I was also surprised the way the medical professionals saw this situation. Dt. Bacon clearly stated that medicating these children was an experiment and it's a gamble giving these children these medications. It was so unfortunate that he did not even take a second to rethink about giving medication to the boy after his mother was concerned about the medication that killed Rebecca Riley. These medications seem very harmful to children that are still growing up and their bodies are changing. I hope that parents become more cautious and educated if they feel they need to medicate their children.

james said...

This show was completely disgusting and difficult to swallow. I do not believe in medicating children period especially when they are still developing. At the same time I know there are special cases in which medication is absolutely needed to ensure the safety of a child. It is obvious though to everyone who looks into it that way too many kids are being feed medication. I am old fashioned and I blame the parents its simple don’t medicate your three year old he doesn’t know anything, and in most cases they are “hyper-active” because the parents are to fat and laze to make sure their children are being stimulated mentally and physically. So they take the easy way out and medicate the child so they don’t have to deal with the normal stress of raising a child. Jacob is seriously messed up and his life may have been ruined but making him dependent on unneeded medication since his was three. He looks like a drug addict and acts like a weirdo. This is BS children should not be medical experiments. This is a problem that is ruining familys and destroying lives. David Axelson explains the mindset of treatment best, “there is no scientific answer here about what to do….well I think we should try to go up a little bit on the medication”. Well when does that cycle end?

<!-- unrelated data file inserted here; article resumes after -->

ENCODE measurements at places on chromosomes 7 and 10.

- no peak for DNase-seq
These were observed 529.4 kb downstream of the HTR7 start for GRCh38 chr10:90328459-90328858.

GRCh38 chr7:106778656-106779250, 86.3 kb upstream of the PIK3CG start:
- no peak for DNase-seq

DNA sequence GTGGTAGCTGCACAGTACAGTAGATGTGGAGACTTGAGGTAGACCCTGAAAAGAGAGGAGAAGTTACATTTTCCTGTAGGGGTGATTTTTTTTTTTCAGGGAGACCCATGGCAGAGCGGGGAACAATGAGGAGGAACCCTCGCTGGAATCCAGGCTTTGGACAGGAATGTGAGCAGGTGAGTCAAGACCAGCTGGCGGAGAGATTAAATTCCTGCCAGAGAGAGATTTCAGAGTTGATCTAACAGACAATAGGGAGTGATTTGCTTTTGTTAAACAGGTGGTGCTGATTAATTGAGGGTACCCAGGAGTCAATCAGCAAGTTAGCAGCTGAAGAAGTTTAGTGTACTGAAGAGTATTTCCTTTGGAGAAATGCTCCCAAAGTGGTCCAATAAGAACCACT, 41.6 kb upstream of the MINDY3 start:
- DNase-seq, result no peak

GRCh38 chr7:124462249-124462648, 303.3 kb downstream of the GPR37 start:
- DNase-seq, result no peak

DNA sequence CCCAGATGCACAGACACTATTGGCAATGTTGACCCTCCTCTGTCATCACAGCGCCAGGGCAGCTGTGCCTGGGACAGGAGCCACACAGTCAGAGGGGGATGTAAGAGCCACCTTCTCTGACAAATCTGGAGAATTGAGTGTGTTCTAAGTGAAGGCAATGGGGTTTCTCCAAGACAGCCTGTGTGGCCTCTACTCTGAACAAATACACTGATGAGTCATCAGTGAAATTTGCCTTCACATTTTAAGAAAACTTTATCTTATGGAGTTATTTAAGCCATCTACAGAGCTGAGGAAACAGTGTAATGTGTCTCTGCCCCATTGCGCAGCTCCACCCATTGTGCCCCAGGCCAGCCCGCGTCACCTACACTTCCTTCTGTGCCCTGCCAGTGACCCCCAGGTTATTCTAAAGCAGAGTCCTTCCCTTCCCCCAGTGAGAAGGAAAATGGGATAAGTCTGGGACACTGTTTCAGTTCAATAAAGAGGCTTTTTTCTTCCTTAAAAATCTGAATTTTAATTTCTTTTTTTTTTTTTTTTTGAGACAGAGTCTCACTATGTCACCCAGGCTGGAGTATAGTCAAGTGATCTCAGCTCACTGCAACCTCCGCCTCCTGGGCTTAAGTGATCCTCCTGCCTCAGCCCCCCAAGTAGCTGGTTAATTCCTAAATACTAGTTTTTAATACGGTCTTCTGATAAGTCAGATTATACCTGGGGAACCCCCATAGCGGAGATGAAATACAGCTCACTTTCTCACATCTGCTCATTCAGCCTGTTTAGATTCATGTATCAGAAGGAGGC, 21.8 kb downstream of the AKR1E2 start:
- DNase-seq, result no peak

jewdiful said...

this doctor claimed that medicine 99% of the answer to the child's problems, and that therapy would only help 1%. what?! i was shocked by this. definitely the most disturbing part of the film. he was heartless, cold, and so disengaged i couldn't quell the rising swell of rage. i find this a ridiculous thing to say, to believe, and to convey to parents... until you consider the very strong likelihood of monetary motivations of a psychiatrist making such a statement.

another thing that jumped out at me was the little boy's father. he was only shown a couple times, and not only had extremely cold eyes, a disturbing expression on his face during the news coverage of the little girl's death, one of his few contributions to the interview was a strongly defensive reaction to medicating his son. i'm not making any claims or judgements of course, just that i found his behavior highly suspicious.

lots of love, attention, a healthy diet (this is tragically overlooked, all too often), and physical activity are things that western children are continually denied more and more as the years pass. the TV, pharmaceuticals, processed and chemical diets, and sitting at a desk for 8 hours a day have become regular features of childhood, and the fact that these are overlooked boggles my mind. it's no wonder children are having so many problems - these things are not conducive to a fulfilled, healthy childhood - in many ways, i believe they are a major root cause of all of this dysfunction.